Me-too’ focus leaves R&D in backseat

India has well positioned itself as a generic or copycat drug maker. But will it be long before it associates itself with innovation products in this space, the answer could be both yes and no.

While a host of companies reiterate that they are not neglecting the R&D segment of business, a view from the fence may well suggest that the time-intensive process and eventual delayed benefits along with huge investments is something that sidetrack R&D.

The country is known to supply 20 per cent of the world’s total generics. But when it comes to revenues, the top 15 global companies grab 60 per cent chunk of the total market. The industry seems to prefer choosing to focus on the “me-too” segment, which could fetch an immediate return on balance sheets.

The “me-first” segment does not really identify with the Indian market yet. Companies here allocate around 6 per cent of their total sales to R&D. Despite improvement in the past few years, industry spends on R&D continues to be low compared with global standards.

“The estimated investment in R&D is only 4.4 per cent of total production in our country which is quite low compared with R&D investment in developed markets of 8 per cent. Through, National Pharmaceuticals Pricing Policy-2012, we have tried to create such environment of investment in research and innovation,” said V Rajagopalan, special secretary and financial adviser in the ministry of chemicals & fertilisers.

“For research towards new chemical entities, it could be more difficult as the risk reward ratio is too low. Sometimes half way through trials one realises that the product may not be significantly better than the existing one, as expected for US market approvals. While there will continue to be research, there will be more emphasis on diseases for the elderly, like Alzheimer’s or Parkinson’s,” said Lalit Nambiar, fund manager & head of research at UTI AMC.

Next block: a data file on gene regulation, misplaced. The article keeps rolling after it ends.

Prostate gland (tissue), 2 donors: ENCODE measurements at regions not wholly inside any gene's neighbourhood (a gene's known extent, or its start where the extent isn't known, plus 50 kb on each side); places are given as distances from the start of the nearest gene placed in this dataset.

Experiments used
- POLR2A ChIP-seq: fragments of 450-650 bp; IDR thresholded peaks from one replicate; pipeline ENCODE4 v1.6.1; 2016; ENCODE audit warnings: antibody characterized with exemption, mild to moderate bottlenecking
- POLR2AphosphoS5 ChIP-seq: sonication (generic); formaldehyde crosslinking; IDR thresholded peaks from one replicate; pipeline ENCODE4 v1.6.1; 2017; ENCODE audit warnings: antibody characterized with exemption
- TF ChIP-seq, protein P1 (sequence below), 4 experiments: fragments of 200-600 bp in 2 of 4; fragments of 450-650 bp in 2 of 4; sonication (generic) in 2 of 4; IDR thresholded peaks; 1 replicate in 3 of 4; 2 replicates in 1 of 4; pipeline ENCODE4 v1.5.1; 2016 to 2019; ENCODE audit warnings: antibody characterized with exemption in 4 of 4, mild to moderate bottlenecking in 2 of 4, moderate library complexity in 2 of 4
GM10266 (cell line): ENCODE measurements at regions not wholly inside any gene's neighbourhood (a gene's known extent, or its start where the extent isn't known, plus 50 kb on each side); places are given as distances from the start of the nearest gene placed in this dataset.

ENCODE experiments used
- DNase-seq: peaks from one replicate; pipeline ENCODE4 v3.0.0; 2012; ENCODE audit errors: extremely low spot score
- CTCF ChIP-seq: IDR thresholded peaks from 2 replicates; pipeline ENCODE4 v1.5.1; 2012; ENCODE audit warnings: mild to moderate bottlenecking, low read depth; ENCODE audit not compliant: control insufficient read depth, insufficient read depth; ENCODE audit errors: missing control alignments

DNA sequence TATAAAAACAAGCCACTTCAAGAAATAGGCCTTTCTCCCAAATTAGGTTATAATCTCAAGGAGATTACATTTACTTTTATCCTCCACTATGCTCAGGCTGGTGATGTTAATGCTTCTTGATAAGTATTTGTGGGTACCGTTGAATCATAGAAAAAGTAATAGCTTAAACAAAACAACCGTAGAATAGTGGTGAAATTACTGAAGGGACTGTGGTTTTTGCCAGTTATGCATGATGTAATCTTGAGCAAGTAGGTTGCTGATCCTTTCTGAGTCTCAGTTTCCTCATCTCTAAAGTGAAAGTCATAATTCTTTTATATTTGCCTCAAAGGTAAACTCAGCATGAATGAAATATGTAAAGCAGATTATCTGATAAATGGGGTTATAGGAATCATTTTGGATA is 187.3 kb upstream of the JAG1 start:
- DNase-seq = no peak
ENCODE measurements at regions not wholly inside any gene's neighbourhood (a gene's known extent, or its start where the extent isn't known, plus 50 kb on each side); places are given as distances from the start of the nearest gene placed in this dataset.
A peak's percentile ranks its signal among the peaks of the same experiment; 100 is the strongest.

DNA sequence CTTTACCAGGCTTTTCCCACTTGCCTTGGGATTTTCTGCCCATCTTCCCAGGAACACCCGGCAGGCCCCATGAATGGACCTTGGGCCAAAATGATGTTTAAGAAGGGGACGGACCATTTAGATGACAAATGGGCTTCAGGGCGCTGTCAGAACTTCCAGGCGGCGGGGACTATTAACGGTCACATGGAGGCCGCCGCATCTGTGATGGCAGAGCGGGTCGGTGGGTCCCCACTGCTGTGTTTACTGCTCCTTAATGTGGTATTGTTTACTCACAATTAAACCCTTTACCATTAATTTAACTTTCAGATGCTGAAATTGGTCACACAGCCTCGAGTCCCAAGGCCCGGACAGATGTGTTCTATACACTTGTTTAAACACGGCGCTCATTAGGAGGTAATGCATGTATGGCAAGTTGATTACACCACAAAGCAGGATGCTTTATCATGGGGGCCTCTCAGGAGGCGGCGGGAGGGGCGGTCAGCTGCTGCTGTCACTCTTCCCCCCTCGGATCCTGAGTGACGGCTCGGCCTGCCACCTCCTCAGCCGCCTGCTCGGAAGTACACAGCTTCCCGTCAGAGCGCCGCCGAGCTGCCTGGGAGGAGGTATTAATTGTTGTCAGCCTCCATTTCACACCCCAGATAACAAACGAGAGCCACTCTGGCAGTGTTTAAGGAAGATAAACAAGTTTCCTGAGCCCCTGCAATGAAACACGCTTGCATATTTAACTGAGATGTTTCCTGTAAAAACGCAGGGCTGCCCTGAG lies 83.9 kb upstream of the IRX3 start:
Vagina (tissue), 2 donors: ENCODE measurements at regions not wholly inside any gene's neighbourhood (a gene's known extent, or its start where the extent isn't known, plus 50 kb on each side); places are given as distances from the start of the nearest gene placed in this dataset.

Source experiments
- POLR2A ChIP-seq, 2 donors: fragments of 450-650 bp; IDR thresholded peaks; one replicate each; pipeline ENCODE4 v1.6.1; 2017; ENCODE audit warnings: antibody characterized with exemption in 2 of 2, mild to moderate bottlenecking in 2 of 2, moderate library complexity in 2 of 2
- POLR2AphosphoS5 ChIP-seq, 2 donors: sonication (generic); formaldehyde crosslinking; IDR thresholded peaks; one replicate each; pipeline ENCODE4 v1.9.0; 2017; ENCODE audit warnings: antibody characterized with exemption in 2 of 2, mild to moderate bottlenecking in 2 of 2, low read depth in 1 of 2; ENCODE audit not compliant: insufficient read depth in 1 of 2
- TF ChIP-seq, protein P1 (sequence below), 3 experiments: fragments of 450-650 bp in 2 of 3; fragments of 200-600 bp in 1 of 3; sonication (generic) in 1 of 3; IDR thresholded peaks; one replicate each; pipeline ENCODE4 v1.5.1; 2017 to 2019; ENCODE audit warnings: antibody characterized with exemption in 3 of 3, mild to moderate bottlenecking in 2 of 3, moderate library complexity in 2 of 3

Industry experts say that among the various barriers, companies need to spend a lot of money and resources on nurturing, before this space can considered promising. Scientific research here, unlike in other countries, is lacking even at the university level.

“The budget that local pharma companies allocate towards R&D is very low. Of the 1-5 per cent allotted, most goes to the generics segment, and a miniscule amount is spent on innovations. The productivity of proven innovations is too low and it may take a lot more time before India can be reckoned with R&D,” said Sarabjit Kaur Nangra – VP (research) at Angel Broking.

On the other hand, India and China have emerged as top destinations for contract research manufacturing owing to the cost advantage. With a lean pipeline of molecules, most companies look at outsourcing their non-core activities, including research. And this market is expected to grow as much as by 45 per cent.

Beginning from as early as 2005, multinationals like Merck, Astrazeneca, Pfizer and Novartis had struck down their research and manufacturing facilities, outsourcing to India, China among some European countries.

“We see 20 per cent of our topline growth coming from CRAMS. For NCE innovation, Indian investors are not patient enough to wait through the entire process. While there is no funding for small companies, the bigger ones do not enter because it will not affect their balancesheets and long term thinking is lacking,” said Venkat Jasti, CEO of Suven Lifesciences.

(With Inputs from Shruti Verma Khare)


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